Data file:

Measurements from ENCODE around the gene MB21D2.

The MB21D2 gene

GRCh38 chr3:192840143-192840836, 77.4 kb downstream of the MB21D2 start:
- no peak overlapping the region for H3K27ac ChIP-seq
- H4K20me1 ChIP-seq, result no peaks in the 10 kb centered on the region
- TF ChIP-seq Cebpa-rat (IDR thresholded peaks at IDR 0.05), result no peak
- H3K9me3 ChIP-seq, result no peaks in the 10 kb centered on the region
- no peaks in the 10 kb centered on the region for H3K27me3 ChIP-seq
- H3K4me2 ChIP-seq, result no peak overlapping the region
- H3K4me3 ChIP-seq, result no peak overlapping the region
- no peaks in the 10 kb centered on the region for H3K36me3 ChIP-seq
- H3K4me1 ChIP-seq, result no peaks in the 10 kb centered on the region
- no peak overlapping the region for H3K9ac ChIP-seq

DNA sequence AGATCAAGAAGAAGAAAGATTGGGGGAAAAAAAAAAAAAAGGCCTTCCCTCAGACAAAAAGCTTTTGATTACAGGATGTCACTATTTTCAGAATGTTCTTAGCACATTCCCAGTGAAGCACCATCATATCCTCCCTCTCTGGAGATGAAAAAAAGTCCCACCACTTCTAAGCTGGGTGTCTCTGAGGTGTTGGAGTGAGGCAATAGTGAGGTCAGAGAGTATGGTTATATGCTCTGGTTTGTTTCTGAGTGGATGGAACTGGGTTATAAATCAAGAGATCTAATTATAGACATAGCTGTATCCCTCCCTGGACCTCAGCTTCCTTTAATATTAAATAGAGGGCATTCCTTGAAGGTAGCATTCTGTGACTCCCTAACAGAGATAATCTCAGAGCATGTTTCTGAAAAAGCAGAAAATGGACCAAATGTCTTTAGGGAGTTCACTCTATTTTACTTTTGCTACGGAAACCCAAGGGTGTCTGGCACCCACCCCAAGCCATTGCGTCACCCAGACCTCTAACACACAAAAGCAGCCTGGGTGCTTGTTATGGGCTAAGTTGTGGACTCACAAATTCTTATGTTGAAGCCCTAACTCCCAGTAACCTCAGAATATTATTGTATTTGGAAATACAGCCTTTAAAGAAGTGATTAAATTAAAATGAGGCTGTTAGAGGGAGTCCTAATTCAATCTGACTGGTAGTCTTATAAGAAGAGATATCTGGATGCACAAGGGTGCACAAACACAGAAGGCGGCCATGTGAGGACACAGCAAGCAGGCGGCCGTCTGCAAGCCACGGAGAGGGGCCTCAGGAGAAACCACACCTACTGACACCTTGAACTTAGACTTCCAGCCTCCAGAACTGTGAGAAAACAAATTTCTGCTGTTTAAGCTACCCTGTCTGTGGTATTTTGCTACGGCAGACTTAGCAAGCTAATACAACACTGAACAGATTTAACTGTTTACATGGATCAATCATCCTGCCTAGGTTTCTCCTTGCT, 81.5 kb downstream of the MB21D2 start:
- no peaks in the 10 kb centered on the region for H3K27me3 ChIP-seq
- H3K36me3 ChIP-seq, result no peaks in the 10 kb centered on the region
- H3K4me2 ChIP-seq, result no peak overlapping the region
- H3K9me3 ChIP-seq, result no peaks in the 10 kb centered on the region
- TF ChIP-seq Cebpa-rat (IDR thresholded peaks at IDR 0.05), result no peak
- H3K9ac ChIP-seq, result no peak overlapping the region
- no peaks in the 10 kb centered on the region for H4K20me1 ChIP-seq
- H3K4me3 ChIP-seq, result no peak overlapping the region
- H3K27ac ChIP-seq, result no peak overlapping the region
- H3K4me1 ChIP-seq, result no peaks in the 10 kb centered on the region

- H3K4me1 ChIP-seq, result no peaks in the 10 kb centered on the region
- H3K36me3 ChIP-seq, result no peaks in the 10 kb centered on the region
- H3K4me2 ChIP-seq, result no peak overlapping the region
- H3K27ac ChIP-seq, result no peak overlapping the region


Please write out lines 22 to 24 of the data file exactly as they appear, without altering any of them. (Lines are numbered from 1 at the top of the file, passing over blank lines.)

- H3K4me3 ChIP-seq, result no peak overlapping the region
- H3K27ac ChIP-seq, result no peak overlapping the region
- H3K4me1 ChIP-seq, result no peaks in the 10 kb centered on the region